12, 2016, including the [Medical Executive Committee,]" Defendant breached this provision too.
(D.I. 142 at 20) 14
For its part, Defendant makes two arguments as to why Plaintiff's breach of contract
claim here must fail. First, Defendant asserts that Article 6.B does not apply to Plaintiff's
termination, because that section addresses corrective or remedial action "that originates at the
department level, such as through peer review[,]" whereas here, "Plaintiff's renewal condition
was imposed by the Board pursuant to Section 5.A.5 , not the OB/GYN Department and not any
department- or staff-level committee." (D.I. 151 at 13 ; see also D.I. 127 at 18-19) Second,
Defendant argues that any alleged violation of Section 6.B could not have caused resulting
damages to Plaintiff, and thus was harmless. (D.I. 127 at 18-19; D.I. 151 at 11 ) Because the
Court finds Defendant' s second argument well-taken, it need not address the fast.
In this case, as Defendant notes, " [e]ven if the procedures set forth in Section 6.B had
applied . .. the additional layers of committee review contemplated therein would not have
altered the outcome"- i.e. , Plaintiff's privileges would still have been terminated. (D.I. 127 at
18) After all, there can be no reasonable dispute that in its May 17, 2016 letter to Plaintiff,
which set out the terms of Plaintiff's four-month conditional renewal, the Board had "already
Plaintiff asserts that the only exception listed in Article 6 that would permit
Defendant to avoid these procedures prior to termination is found in Section 6.C, which permits
hospital representatives to impose a precautionary suspension or restriction of privileges if
failure to act "may result in imminent danger to the health and/or safety of any individual or may
seriously interfere with the orderly operation of [the hospital.]" (D.I. 127, ex. 2 at 44; see also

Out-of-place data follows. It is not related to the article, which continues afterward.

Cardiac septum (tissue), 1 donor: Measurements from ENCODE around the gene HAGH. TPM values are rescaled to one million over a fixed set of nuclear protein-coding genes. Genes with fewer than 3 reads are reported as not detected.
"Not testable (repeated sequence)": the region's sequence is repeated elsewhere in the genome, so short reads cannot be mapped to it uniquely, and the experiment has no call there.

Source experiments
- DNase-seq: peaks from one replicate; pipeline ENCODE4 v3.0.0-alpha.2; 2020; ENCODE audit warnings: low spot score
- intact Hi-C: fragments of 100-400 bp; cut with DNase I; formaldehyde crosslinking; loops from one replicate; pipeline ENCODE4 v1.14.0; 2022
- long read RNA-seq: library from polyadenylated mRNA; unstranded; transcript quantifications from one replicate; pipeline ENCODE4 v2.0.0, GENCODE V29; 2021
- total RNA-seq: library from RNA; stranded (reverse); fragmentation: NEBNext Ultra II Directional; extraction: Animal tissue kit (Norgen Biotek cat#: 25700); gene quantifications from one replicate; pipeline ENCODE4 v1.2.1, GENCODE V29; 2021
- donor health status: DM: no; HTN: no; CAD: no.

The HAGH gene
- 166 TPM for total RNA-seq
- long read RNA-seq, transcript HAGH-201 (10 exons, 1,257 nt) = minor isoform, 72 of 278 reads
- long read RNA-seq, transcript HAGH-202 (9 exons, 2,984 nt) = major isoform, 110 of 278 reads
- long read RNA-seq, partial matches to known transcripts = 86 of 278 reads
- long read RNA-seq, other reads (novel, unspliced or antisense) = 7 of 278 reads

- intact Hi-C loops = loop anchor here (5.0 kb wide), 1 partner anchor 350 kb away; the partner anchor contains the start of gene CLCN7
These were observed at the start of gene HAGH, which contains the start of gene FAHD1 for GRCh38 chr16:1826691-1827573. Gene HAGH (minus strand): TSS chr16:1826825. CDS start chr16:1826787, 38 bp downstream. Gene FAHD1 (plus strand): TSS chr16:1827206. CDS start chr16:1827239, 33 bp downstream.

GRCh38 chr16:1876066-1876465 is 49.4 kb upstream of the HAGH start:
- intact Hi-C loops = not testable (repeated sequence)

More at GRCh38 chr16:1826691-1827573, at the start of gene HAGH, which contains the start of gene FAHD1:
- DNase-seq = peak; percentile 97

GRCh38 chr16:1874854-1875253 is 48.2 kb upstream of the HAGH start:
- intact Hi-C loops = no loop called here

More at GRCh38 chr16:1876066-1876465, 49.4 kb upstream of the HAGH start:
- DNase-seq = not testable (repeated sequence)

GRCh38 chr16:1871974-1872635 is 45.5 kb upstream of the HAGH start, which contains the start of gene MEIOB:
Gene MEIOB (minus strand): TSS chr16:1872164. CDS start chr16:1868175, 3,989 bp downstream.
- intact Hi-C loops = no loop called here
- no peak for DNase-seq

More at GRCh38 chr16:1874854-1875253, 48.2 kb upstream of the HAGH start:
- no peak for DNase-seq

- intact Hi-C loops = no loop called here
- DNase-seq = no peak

D.I. 142 at 20-21) Defendant, however, does not assert that Section 6.C is applicable here, and
so the Court need not address it further.
determined . .. that, if the [OB/GYN Peer Review Committee] were to find additional incidents
of at-risk behavior, Plaintiffs privileges would be terminated[.]" (D.I. 127 at 18 (citing id. , ex.
26 (stating that Plaintiffs renewal of privileges is "conditioned upon . .. [n]o further workplace
concerns regarding behavioral or clinical issues that are found by the [OB/GYN] Peer Review
Committee to constitute 'at risk' or 'reckless' behavior")) 15 Moreover, it is undisputed that on
July 12, 2016, the OB/GYN Peer Review Committee in fact found Plaintiffs conduct in the
W.C. and T.D. incidents to amount to "At-Risk" behavior. (D.I. 127, ex. 28 (emphasis omitted);
Tr. at 113-14) And Plaintiff asserts that it was her termination that is the cause of her damages
here. (D.I. 142 at 21)
In light of all of that, even if after the OB/GYN Peer Review Committee' s decision, the
hospital had complied with Section 6.B.1 , and even if thereafter there had been subsequent
layers of review by the Staff Credentials Committee, the Medical Executive Committee and the
Board (i.e., procedures that are called for by other provisions of Article 6, including Section
6.B.3), the outcome in question (i.e., termination) would have been no different. All of that
additional inquiry would simply have revolved around these committees' assessments as to
whether the OB/GYN Peer Review Committee in fact made a consensus "at-risk" determination
on July 12, 2016. And again, it is an indisputable fact that the OB/GYN Peer Review Committee
In her answering brief, Plaintiff suggests that Defendant' s May 17, 2016 letter